As wool is a natural fibre, the surface will react to consistent rubbing and it is likely it will bobble in areas where there is regular contact, such as from a bag strap or seatbelt. Bobbles should be gently removed each time they appear – we recommend either investing in a special battery-operated ‘shaver’ which collects the bobbles in a chamber, or alternatively use a ladies’ razor to guide gently across the outer surface of the knit, removing each bobble at a time. Make sure the garment is laid completely flat when you are doing this, so as not to snag the knit and cause a tear.


A quick steam will ease your wool jumper back into shape and relax the fibres, which may have become misshapen through wear or storage. You can use an iron to do this, but don’t touch the surface of the garment with the hot plate; simply hold the iron a couple of inches above the surface and blow steam over it (you will see the knit structure change as you do this) and then pat the jumper back into shape around the neckline and along the shoulder seam if you need to.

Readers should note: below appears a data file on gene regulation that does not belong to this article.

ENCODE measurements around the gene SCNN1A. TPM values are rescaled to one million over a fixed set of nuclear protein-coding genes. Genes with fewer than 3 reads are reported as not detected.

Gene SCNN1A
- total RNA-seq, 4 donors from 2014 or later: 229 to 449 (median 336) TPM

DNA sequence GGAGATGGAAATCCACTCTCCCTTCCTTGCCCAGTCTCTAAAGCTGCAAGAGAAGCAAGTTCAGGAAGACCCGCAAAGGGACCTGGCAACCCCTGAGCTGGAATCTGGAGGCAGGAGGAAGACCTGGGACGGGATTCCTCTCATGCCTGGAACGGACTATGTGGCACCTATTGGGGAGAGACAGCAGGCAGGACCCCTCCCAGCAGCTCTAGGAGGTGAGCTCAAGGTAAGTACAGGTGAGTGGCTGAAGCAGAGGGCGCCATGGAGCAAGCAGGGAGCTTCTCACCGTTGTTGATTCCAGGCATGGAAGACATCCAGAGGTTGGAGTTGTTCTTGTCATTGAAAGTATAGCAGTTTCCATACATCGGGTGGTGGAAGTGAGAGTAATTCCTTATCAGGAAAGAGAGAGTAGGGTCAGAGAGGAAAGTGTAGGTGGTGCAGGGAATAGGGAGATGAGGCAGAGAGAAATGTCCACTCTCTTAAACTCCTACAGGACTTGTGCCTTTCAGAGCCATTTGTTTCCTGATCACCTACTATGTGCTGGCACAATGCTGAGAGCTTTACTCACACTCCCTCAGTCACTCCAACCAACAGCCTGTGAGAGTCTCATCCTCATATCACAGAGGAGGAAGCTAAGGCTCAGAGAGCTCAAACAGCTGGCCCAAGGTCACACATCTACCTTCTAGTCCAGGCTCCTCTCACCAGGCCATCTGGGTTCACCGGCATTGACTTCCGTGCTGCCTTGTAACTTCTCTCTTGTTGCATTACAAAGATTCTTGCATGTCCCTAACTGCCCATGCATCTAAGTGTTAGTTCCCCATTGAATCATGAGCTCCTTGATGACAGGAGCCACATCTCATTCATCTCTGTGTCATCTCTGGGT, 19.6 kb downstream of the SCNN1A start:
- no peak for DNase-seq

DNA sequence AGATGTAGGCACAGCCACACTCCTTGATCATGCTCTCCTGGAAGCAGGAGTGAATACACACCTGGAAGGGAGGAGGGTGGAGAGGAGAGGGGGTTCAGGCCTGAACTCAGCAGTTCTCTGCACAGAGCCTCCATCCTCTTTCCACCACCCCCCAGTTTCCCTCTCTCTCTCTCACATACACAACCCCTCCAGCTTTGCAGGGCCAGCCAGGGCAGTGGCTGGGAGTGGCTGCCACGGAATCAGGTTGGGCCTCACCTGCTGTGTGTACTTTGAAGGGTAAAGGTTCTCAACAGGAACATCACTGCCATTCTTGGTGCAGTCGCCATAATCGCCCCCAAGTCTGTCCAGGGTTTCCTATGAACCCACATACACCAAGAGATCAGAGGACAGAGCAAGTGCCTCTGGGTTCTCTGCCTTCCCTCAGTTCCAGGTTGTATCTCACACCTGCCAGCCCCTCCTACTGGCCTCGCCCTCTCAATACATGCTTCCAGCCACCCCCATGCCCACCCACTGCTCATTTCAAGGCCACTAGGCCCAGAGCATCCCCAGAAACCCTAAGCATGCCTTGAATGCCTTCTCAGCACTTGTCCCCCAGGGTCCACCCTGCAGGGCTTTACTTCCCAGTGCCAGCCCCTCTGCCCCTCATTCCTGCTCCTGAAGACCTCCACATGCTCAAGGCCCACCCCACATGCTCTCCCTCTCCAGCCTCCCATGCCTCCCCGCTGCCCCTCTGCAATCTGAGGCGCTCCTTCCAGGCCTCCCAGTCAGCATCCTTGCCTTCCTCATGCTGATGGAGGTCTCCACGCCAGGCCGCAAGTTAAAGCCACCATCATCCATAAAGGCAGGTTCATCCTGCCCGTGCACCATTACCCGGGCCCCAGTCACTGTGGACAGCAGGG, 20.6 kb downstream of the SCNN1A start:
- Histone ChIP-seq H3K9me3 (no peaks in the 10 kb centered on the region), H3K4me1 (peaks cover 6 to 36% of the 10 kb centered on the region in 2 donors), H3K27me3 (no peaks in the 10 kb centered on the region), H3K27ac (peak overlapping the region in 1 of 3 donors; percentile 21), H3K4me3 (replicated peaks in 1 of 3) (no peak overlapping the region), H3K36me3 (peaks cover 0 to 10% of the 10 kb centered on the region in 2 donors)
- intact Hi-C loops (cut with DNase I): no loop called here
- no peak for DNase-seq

Always avoid hanging your knits – particularly on wire hangers, which distort the shoulders and will encourage drooping, especially for heavier garments. Fold them neatly and place on a shelf or in a drawer with sufficient space that the sweater isn’t packed in too tight.

If you intend to put your sweater away for the summer, then it’s important to ensure it’s clean. Moths really love feasting on the natural debris left on the inside of a knit (resulting from natural body oils and perspiration) so store your refreshed garment into a bag – we recommend the use of a cotton or linen bag, or even an old, clean pillowcase, with a sprig of lavender or a sandalwood block inside. If you suspect moths at any time, put your knit in the freezer overnight and this will kill the invisible larvae which feed off the fibre.

Sustainability at Bamford

Designing fewer collections for maximum longevity is part of our commitment to treading more lightly. We consciously design our products in a way that ensures they will not degrade the land if they are eventually disposed of or recycled.

Learn more